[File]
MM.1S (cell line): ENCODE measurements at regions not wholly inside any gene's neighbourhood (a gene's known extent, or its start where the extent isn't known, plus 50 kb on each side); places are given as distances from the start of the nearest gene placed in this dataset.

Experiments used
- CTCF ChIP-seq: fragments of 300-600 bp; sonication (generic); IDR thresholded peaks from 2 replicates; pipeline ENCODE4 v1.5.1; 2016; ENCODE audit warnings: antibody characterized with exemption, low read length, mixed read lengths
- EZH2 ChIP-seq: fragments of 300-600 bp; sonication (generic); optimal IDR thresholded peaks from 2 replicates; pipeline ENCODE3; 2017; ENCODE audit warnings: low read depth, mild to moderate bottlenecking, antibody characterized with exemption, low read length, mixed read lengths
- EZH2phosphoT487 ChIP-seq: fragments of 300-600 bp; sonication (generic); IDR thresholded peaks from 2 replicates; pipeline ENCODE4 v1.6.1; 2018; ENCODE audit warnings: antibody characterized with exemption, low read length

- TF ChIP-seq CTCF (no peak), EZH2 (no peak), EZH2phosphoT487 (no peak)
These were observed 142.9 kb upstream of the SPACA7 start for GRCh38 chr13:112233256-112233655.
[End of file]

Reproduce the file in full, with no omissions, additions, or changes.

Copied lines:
MM.1S (cell line): ENCODE measurements at regions not wholly inside any gene's neighbourhood (a gene's known extent, or its start where the extent isn't known, plus 50 kb on each side); places are given as distances from the start of the nearest gene placed in this dataset.

Experiments used
- CTCF ChIP-seq: fragments of 300-600 bp; sonication (generic); IDR thresholded peaks from 2 replicates; pipeline ENCODE4 v1.5.1; 2016; ENCODE audit warnings: antibody characterized with exemption, low read length, mixed read lengths
- EZH2 ChIP-seq: fragments of 300-600 bp; sonication (generic); optimal IDR thresholded peaks from 2 replicates; pipeline ENCODE3; 2017; ENCODE audit warnings: low read depth, mild to moderate bottlenecking, antibody characterized with exemption, low read length, mixed read lengths
- EZH2phosphoT487 ChIP-seq: fragments of 300-600 bp; sonication (generic); IDR thresholded peaks from 2 replicates; pipeline ENCODE4 v1.6.1; 2018; ENCODE audit warnings: antibody characterized with exemption, low read length

- TF ChIP-seq CTCF (no peak), EZH2 (no peak), EZH2phosphoT487 (no peak)
These were observed 142.9 kb upstream of the SPACA7 start for GRCh38 chr13:112233256-112233655.